Beware the Eagles: Explaining Crystal Palace’s early-season form


For many reasons, 2020 makes no conventional sense. Allow another addition to the list. Across the first two Premier League games, the order of London’s teams on expected goals difference reads: West Ham, Crystal Palace, Arsenal, Tottenham, Chelsea, Fulham. Bless Fulham for being a safe jetty of continuity on this river of confusion we’re bobbing along on.

Yes, there are extenuating circumstances — Chelsea’s ten-player display against Liverpool, for example — the kind that will be averaged out of sight as the season goes on. West Ham’s position at the top of this list may also be disputed: by Twenty3’s Wyscout-powered figures, they created a lot more value in their shots than Arsenal but less than Newcastle. That seems like a difficult team to trust.

But Crystal Palace — lowly, Roy Hodgson-managed Crystal Palace — have produced two performances, against Southampton and Manchester United, that were both backed up by underlying numbers. Are Palace… good?

The average positions of Hodgson’s team so far are much like any teenage philosophy student: extremely, perhaps frustratingly, and possibly worryingly deep. Their Big Mc central midfield partnership of James McArthur and James McCarthy are almost sat on top of the central defenders.


Usually, such a deep-lying defensive block team would struggle to create chances while opponents might rack up low-to-medium quality chances. The plan might get a couple of results, but they’d be feeding off scraps, and generally wouldn’t look good on the stats sheet. However, looking at the expected goals figures and the shot maps, neither of those two tropes have been happening. Palace haven’t even been conceding tons of shots from distance.


It should be said that Hodgson’s team have benefited from going ahead very early in both of their matches. Wilfried Zaha scored the game’s only goal against Southampton in the 13th minute, and Andros Townsend opened the scoring against Manchester United in the 7th. They’re yet to go behind in 2020/21 and have only been drawing for 20 minutes. 

This is a large part of the reason why the Eagles have been able to get six points from such little possession. And the lack of possession they’ve had can barely be overblown: only Burnley have completed fewer passes, and they’ve only played one game. The 18th-most frequent passers in the league, West Bromwich Albion, have completed almost double the amount of passes as Palace.

As you might expect from a team who go up quickly and ably sit on the lead, then, the majority of Palace’s good chances have come in the first half.


Still, it remains significant that even when defending a lead for 70-80 minutes, Palace have had positive stats. They haven’t allowed a situation where they grit their teeth and hold their lucky charms as opponents spurn chances — it really seems they deserve their six points.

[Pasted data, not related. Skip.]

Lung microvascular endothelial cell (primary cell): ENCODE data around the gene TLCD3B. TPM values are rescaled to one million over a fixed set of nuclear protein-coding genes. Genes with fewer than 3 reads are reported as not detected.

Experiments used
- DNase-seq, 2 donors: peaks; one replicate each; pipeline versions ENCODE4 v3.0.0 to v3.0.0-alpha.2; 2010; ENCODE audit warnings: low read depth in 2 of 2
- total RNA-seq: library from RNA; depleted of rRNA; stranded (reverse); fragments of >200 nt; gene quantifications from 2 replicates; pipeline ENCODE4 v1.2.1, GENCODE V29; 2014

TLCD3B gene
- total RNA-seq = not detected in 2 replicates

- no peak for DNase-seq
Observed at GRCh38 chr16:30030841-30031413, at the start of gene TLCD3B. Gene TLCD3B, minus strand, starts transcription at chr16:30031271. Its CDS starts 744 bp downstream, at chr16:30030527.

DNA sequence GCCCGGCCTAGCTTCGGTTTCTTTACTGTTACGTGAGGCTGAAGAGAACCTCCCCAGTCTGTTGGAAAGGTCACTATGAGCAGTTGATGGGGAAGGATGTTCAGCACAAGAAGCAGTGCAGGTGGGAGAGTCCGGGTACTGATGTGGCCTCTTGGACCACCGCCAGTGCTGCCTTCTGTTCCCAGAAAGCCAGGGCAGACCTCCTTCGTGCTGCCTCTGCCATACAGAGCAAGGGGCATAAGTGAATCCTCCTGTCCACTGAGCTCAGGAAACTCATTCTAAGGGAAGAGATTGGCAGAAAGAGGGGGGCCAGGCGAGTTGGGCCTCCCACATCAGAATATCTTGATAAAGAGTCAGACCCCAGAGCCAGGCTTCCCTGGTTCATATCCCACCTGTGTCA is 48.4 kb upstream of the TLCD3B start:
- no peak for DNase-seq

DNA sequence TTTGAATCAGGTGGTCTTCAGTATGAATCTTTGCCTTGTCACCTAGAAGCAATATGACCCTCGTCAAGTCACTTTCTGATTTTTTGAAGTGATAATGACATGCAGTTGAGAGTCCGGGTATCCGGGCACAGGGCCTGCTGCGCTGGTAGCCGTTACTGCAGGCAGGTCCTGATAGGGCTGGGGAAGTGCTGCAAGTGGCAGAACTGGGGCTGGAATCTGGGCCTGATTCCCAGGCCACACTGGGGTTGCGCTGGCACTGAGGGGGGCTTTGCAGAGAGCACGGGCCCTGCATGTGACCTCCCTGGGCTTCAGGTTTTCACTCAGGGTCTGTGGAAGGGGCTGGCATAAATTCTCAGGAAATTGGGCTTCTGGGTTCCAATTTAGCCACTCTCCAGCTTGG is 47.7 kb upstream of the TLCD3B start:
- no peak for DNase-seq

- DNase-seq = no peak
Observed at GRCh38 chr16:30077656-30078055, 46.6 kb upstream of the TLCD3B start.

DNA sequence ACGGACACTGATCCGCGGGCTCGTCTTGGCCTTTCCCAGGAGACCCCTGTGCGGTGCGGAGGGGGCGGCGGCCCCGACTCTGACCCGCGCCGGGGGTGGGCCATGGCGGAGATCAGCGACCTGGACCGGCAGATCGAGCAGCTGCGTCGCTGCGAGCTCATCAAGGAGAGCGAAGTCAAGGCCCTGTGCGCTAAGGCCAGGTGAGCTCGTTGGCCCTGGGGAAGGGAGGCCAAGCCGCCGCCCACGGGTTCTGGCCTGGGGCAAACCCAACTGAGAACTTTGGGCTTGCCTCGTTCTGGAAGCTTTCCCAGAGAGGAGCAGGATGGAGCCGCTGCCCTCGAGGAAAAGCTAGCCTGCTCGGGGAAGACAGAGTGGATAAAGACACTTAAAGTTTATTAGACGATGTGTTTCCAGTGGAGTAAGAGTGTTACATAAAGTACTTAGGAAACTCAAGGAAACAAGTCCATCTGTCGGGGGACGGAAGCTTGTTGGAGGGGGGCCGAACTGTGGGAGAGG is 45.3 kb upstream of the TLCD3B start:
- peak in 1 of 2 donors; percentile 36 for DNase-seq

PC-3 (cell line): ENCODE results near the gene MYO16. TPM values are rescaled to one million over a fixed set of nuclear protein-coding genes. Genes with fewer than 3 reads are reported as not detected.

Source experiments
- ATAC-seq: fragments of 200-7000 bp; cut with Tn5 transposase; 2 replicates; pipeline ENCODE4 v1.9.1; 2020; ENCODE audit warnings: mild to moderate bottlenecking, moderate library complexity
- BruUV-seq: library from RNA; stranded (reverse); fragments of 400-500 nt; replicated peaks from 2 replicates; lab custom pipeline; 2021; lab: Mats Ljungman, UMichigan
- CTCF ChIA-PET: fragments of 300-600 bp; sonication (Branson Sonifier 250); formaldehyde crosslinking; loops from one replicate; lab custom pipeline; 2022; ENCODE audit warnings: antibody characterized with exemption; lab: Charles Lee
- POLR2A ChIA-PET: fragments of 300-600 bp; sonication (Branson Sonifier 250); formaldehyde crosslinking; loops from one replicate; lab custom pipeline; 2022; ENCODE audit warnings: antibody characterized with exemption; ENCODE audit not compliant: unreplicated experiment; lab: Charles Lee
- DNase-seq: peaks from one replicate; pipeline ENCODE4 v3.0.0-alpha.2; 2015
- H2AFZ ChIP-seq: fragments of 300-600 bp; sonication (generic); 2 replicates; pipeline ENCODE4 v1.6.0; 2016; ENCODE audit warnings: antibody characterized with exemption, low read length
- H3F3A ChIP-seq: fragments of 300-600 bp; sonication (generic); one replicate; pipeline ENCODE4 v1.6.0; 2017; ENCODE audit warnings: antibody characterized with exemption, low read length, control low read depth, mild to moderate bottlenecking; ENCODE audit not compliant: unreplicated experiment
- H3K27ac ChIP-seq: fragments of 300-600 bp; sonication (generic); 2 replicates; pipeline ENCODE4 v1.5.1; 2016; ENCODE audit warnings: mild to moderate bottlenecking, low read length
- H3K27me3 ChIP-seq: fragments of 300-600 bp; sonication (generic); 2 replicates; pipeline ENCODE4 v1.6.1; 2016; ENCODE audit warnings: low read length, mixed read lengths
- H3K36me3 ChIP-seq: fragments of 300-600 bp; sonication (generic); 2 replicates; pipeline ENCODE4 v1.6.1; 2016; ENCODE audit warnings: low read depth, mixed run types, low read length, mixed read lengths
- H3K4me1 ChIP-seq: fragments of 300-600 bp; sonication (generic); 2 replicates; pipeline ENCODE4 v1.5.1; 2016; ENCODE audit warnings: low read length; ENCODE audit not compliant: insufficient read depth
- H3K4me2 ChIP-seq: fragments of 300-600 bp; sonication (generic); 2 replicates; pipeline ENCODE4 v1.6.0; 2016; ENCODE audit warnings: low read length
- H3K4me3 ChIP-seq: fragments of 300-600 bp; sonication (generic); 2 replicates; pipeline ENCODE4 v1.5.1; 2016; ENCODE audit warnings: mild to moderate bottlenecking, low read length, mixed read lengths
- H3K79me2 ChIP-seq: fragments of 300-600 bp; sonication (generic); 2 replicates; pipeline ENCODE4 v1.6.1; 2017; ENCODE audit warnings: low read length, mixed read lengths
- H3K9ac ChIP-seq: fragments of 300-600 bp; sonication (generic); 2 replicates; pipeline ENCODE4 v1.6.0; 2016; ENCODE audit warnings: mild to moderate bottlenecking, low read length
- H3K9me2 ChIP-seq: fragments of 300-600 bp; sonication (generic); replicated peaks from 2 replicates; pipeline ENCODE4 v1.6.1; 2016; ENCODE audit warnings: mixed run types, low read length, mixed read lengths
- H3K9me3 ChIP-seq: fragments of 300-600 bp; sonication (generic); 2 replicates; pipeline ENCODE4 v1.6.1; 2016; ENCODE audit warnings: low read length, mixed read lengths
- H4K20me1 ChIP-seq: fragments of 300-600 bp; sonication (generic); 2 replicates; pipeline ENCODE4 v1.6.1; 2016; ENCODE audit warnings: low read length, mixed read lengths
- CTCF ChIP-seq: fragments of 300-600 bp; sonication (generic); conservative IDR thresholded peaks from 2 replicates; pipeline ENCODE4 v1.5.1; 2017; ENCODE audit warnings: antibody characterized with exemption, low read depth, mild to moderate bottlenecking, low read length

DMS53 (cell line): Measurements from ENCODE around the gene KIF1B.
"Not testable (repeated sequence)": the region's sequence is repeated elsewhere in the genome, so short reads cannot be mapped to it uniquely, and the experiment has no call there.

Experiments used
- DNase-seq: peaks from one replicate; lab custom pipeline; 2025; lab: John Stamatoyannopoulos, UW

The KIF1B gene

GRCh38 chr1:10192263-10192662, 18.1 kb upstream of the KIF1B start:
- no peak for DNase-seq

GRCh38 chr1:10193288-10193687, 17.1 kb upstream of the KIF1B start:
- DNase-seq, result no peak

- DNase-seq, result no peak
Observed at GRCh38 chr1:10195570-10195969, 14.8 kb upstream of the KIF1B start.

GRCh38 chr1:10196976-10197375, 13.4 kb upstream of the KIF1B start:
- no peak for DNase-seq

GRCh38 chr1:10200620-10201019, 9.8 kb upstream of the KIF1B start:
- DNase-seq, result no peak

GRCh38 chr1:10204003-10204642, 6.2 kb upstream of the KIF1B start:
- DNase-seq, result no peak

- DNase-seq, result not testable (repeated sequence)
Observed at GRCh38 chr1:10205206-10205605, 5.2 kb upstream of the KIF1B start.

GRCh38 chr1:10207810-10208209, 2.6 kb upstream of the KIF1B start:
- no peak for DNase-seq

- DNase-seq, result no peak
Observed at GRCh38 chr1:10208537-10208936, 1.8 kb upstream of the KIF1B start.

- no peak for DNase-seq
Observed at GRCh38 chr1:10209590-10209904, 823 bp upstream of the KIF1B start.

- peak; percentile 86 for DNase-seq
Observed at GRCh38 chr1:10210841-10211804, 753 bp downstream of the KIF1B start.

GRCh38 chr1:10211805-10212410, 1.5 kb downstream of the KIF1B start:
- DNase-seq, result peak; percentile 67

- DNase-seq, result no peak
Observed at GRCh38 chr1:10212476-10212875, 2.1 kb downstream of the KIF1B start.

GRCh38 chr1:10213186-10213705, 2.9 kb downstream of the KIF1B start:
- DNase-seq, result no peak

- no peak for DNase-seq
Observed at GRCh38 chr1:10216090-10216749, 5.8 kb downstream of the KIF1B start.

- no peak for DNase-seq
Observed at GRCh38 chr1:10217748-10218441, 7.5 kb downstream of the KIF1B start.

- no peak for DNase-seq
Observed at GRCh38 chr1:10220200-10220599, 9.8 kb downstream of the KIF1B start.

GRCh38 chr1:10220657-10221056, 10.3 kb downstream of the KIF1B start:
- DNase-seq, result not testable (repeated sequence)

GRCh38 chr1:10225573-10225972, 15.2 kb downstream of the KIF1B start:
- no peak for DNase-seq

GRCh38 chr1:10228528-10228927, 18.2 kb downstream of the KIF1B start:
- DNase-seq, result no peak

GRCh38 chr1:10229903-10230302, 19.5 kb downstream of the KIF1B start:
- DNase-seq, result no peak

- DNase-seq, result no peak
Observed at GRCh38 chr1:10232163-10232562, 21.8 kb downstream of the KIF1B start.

It makes it a very positive starting point for the team to build on, in terms of performances as well as results. However, a concern which may cast doubt on how sustainable this might be is that they’re very lopsided in attack. In our Flank Attacks graphic below, the almost imperceptibly faint arrows in the centre and on the right show how concentrated Palace’s threatening attacks are down their left-hand side.


Palace always used to be focused down their left, of course — call it the Wilfried Zaha effect — but even for this early stage of the season this is a surprising skew. 

In 2020/21, Zaha’s transition into one of Palace’s main forwards, rather than a wide player,  has continued. Perhaps paradoxically, it’s possible that moving Zaha centrally is shifting Palace further to that left-hand side. Now, in their 4-4-2 rather than the 4-3-3 they often played last season, Palace have three players who operate on that side. That constellation of activity seems to be causing Jordan Ayew to gravitate towards it too.


And yet, even if this heavy skew was a real cause for concern, Crystal Palace’s schedule might mean they can skate by quite happily for a couple of months. After playing Everton and Chelsea in their next two games, their October and November see them play Brighton, Fulham, Wolves, Leeds, Burnley, and Newcastle. 

If Palace’s expected goals figures are reliable, the Eagles might not be far off their current fifth place as we enter winter.

All the graphics and visualisations in this article use Wyscout data and were produced in the Twenty3 Content Toolbox.

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